Set in the countryside of Victorian Britain, writer/director Leif Johnson’s short film, Satisfaction, concerns itself with a gentlemen’s form of conflict resolution: duels to the death. When Victoria (Lisa Ronaghan) hears the news that her betrothed, Thomas (Leo Mates), will be facing off against the dreaded Joshua Campton (Will Clemper), her life becomes more frustrating than need be.
It turns out more planning goes into a duel than previously imagined. Awaiting the potential demise of her lover, Victoria commiserates with Emma (Francesca Reid), the sister of Campton, about either one of their eventual fates. The two also comment upon the silliness of duels and gender roles in the Queen’s England.
“Awaiting the potential demise of her lover, Victoria commiserates with Emma…”
Satisfaction is an irreverent and whimsical short comedy. Clocking in at just 15 minutes, it riffs on gender roles, sexuality, and the absurdity of “gentlemanly violence.” The strongest jokes come from Johnson’s ability to play on Jane Austen-esque tropes. The film never takes itself too seriously and subtly roasts all the right targets.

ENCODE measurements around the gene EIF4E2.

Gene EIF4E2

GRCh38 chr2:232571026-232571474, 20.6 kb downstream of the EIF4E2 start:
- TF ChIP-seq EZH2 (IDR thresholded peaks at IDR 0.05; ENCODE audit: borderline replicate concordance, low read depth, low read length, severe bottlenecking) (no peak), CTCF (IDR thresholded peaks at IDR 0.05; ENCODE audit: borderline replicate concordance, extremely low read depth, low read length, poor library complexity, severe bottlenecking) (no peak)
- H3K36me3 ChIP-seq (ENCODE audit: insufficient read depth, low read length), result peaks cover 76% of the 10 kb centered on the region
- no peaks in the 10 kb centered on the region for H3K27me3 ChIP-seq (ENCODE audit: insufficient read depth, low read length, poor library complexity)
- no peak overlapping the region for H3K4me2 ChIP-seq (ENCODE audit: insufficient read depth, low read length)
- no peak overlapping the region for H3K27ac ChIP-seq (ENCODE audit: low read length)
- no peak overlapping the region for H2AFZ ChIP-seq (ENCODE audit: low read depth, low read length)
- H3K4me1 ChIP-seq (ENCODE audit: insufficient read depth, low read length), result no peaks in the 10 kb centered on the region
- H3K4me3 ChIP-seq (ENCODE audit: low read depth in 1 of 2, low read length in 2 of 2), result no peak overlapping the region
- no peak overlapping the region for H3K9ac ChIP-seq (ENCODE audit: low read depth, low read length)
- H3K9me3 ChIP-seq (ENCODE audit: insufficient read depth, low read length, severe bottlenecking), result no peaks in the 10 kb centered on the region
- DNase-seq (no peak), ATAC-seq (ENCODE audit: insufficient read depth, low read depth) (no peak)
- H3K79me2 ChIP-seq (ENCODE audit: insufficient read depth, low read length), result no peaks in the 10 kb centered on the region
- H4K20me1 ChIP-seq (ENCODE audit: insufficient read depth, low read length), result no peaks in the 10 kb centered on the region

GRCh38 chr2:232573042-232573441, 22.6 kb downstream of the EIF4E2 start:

Your memory of high school English will probably play a lot into your enjoyment of this film. If you are familiar with the gender roles of the time or common themes of English novels, you will be very entertained. However, some jokes miss the mark, primarily when they break into modern English and then hastily return to the King’s. It works well once as a joke, but the more it’s repeated, the more it takes the viewer out of the film.
But the gender commentary is brilliant and English majors will enjoy the spirit it brings. While not for everyone, Satisfaction is a charming and enjoyable way to poke fun at the “manliest” way a gentleman can die.
"…irreverent and whimsical..."